South Boston News & Record
and Mecklenburg Sun
09/18/14 - 5:39 am
Courtney Garrett, whose grandfather lives in Halifax County, is first runner-up
09/17/14 - 7:10 am
In the 1920s and 1930s, if you lived in Franklin County, most likely you were in involved in the county’s biggest industry — making illegal whiskey or moonshine.
09/17/14 - 7:08 am
Help sought with $4 million cost
09/17/14 - 12:39 pm
Recently, a group of twelve local runners took on the challenge of participating in the Blue Ridge Relay. A grueling, two hundred plus mile relay spanning two days, mountainous terrain,…
- More A&E
Government transparency is her job
SoVaNow.com / January 13, 2014
BY JOHN R. CRANE
Danville Register & Bee
Reprinted with permission
(Editor’s note: Melissa Neff Gould is a former Halifax County resident.)
Danville resident Missy Neff Gould has begun her three-year term on the board of directors for the Virginia Public Access Project.
It’s a group she has already served for about three years, and she has used the website in her work in lobbying and government relations. As a board member, she strongly believes in VPAP’s goals of providing transparency in government.
“The more the public knows about what’s going on, the more likely they are to be involved and informed citizens,” Gould said Friday.
Gould previously served on VPAP’s Young Advisory Board, and held its chairmanship in 2013. The board is responsible for organizing VPAP’s annual fundraisers.
She served as assistant secretary of natural resources under Gov. Tim Kaine and was a staff director on the transition council for natural resources as part of Gov. Terry McAuliffe’s transition team.
According to its website, http://www.vpap.org, the nonprofit was formed “to address a long-standing problem of financing state and local election campaigns.”
It’s a nonpartisan site that connects Virginians to facts and information about politics and government, said David Poole, VPAP executive director who founded the group in 1997.
VPAP is the site where residents can find out who has contributed to a candidate’s campaign and how much the candidate has received. Its database also includes money spent by candidates, lobbyist registrations and candidates’ personal financial holdings, according to its website.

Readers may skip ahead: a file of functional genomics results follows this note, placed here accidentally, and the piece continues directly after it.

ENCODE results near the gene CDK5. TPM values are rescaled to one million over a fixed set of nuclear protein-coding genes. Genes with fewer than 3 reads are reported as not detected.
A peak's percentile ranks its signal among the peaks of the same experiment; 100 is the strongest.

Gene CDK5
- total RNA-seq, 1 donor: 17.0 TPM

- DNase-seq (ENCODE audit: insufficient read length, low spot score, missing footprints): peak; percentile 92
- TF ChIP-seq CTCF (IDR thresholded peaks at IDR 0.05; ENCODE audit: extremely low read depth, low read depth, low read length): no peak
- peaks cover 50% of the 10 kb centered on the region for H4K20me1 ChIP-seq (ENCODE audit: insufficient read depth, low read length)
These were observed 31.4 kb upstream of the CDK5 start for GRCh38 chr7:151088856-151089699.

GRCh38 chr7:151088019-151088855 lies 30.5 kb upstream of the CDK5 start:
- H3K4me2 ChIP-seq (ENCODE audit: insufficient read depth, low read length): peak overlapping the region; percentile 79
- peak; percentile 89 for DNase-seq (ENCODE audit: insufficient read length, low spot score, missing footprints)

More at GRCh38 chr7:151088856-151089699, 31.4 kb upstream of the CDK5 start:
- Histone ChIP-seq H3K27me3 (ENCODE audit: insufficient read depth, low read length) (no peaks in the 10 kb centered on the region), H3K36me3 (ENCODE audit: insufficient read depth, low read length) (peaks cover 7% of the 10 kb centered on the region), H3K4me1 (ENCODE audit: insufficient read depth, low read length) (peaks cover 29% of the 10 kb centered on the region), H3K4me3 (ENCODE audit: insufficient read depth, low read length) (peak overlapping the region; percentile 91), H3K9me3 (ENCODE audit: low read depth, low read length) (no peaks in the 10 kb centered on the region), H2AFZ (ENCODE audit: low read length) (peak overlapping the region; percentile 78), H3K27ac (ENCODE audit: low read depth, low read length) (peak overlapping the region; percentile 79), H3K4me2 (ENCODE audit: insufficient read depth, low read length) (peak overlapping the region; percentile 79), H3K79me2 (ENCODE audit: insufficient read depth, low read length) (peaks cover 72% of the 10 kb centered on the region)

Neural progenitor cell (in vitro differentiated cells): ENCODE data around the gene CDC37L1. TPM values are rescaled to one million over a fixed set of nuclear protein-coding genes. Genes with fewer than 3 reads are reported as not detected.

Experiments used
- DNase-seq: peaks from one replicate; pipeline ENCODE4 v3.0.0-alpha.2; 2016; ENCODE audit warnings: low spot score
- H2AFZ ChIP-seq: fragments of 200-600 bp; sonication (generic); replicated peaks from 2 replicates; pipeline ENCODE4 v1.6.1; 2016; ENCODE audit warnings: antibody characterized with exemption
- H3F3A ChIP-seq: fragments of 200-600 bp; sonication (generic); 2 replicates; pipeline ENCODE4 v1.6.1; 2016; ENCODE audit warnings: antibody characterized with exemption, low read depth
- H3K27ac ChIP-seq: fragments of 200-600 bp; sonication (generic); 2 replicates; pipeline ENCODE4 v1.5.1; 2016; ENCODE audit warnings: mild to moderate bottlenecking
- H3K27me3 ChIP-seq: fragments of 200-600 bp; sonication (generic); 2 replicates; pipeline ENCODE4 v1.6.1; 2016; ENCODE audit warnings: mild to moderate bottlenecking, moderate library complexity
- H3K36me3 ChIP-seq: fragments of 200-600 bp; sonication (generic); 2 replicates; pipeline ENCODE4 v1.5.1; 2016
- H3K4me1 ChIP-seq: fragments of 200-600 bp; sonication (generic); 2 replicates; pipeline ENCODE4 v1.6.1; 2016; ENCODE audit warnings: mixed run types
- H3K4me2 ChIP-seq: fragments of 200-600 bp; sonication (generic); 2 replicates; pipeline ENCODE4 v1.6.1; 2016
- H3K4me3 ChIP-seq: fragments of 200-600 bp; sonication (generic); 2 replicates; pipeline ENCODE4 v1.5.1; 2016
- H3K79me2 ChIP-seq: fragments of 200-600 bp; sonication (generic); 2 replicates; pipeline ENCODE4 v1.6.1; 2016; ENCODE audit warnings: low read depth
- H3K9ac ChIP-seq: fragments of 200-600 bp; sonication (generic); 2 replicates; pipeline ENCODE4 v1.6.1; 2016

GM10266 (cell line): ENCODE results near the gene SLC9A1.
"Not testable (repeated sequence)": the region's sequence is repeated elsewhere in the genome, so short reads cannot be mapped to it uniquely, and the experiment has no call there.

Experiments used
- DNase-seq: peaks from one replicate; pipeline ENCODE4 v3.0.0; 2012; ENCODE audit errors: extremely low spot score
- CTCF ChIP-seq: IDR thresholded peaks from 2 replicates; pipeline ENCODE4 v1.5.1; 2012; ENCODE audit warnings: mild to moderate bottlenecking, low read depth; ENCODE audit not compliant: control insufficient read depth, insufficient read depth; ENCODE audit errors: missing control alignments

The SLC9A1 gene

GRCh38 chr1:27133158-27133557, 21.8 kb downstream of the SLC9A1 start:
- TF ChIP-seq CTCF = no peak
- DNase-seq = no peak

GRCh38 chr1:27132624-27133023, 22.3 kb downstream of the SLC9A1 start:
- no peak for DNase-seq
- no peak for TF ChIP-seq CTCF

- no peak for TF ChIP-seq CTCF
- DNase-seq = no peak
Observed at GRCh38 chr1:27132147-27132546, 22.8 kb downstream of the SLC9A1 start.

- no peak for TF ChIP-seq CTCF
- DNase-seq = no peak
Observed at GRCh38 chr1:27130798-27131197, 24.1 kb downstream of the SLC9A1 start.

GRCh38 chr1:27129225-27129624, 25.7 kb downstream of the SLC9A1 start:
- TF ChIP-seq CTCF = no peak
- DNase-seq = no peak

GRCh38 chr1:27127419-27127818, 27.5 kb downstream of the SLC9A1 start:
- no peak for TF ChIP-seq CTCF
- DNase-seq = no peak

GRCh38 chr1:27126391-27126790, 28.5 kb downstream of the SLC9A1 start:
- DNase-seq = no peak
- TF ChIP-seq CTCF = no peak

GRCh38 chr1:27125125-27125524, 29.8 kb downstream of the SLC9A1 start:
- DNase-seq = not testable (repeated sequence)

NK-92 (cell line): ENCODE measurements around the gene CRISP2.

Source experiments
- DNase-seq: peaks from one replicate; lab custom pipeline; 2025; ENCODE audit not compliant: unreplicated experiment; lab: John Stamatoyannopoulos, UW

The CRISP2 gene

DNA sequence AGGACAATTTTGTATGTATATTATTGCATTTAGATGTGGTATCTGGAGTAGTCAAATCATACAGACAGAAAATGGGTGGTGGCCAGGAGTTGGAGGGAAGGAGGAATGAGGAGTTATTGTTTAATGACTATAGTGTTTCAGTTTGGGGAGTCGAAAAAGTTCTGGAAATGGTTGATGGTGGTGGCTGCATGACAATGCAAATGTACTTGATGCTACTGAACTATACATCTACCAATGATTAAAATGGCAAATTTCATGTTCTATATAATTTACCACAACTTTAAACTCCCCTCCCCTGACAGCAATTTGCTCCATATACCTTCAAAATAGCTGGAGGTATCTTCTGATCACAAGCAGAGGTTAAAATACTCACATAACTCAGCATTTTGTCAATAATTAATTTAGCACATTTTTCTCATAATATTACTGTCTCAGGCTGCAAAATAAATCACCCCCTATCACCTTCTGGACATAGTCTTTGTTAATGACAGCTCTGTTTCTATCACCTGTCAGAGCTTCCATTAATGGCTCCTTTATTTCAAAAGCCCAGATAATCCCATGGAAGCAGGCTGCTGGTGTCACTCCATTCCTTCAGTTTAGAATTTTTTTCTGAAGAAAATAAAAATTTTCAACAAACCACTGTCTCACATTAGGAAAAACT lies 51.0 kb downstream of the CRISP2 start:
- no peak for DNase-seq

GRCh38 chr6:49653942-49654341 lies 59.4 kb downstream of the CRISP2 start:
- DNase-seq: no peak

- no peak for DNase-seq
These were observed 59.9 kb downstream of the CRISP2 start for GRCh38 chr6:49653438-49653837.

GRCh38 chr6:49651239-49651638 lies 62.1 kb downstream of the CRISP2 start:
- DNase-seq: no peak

The site plays an important role for the public, especially since Virginia imposes no limits on campaign contributions. Candidates only have to specify donors who give more than $100.
The start of VPAP led the Virginia General Assembly to pass legislation to encourage — and in some cases require — candidates and political committees to disclose their donors electronically, according to VPAP’s website.
The group has also helped the Virginia State Board of Elections digitize campaign finance records, according to the site. VPAP, run by a board of directors, has won awards from several organizations, including the Virginia Coalition for Open Government, L. Douglas Wilder School of Public Affairs at Virginia Commonwealth University and the Society of Professional Journalists, according to its website.
CommentsAnother great waste of tax payer money
- By allpolitical2 on 01 / 13 / 14
CommentsOh, great wise allpolitical2, what makes you think taxpayers had to foot the bill for this one? I must have missed that part.
- By bluecomet on 01 / 13 / 14
CommentsAnother gov't website that's not very easy to navigate.
- By mh on 01 / 13 / 14
CommentsWho else would pay for it? Use commen sense, when you see General Assembly and VA board of elections = tax money. Wonder what her pay is?
- By allpolitical2 on 01 / 15 / 14
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